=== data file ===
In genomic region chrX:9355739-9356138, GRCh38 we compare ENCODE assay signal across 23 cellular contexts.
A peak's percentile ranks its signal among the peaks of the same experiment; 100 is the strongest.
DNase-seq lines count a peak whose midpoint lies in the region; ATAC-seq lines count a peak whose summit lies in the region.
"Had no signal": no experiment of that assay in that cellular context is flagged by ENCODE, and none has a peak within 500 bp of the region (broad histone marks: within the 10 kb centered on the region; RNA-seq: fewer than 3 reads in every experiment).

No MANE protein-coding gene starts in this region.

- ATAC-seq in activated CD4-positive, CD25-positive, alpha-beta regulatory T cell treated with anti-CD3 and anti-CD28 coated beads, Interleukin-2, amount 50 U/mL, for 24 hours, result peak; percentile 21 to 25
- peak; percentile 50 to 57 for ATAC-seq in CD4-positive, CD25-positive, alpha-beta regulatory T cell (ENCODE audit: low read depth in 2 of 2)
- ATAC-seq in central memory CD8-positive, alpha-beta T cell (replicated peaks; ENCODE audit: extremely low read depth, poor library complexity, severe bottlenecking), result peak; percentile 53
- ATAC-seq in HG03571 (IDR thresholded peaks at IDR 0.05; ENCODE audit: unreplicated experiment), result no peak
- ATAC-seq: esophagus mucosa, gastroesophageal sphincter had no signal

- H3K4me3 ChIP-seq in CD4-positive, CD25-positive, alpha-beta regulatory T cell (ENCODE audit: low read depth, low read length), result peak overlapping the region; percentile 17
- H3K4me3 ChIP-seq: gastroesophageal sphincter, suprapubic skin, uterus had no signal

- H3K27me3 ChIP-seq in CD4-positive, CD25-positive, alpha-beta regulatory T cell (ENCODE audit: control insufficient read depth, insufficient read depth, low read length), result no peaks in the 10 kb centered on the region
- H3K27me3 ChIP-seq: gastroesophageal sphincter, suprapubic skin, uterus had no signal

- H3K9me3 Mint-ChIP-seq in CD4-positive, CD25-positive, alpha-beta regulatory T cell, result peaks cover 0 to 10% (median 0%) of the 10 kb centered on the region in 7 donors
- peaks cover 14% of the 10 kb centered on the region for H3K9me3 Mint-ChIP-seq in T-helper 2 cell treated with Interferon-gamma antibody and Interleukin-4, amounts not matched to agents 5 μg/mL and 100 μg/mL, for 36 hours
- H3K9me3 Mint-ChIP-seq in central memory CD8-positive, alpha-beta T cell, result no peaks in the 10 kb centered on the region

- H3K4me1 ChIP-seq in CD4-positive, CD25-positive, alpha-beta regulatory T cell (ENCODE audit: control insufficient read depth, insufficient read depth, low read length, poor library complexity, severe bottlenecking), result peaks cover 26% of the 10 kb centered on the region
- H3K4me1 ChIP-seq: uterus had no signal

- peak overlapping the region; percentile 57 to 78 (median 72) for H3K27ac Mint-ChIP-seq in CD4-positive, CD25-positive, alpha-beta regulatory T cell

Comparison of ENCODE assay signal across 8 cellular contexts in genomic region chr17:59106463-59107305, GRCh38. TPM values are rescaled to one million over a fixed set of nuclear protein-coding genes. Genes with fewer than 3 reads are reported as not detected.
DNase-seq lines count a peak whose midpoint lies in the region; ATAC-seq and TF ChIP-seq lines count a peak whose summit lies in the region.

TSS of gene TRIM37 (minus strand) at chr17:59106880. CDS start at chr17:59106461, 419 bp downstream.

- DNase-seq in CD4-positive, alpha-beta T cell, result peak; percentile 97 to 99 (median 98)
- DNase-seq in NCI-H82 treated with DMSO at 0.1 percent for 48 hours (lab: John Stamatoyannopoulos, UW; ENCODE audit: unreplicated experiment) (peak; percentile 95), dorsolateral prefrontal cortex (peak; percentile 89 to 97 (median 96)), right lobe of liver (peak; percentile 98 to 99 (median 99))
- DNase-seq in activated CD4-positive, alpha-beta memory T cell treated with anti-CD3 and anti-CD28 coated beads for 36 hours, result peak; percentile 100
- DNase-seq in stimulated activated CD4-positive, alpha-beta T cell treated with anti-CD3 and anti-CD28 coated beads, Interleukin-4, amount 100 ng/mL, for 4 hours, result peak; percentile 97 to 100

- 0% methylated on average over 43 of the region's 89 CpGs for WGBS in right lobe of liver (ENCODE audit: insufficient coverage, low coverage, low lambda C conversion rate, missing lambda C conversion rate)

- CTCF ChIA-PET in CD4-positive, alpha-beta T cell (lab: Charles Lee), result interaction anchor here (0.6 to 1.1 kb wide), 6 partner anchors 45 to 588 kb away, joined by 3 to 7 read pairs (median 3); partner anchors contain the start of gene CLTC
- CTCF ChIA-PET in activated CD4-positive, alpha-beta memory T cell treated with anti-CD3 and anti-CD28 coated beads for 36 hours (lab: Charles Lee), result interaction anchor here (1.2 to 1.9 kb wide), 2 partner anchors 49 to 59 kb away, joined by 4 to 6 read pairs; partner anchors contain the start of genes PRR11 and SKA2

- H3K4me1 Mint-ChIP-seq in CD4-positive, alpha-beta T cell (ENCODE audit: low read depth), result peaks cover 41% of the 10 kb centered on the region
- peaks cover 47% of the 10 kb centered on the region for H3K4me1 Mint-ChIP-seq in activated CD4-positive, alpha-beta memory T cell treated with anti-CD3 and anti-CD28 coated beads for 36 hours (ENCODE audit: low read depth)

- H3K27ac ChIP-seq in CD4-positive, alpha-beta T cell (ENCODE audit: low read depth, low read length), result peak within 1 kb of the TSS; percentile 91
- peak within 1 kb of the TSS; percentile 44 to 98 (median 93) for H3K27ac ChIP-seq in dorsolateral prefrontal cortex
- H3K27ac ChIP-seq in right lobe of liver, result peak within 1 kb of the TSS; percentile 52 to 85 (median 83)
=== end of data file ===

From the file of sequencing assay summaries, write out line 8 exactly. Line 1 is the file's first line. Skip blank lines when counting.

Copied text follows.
- ATAC-seq in central memory CD8-positive, alpha-beta T cell (replicated peaks; ENCODE audit: extremely low read depth, poor library complexity, severe bottlenecking), result peak; percentile 53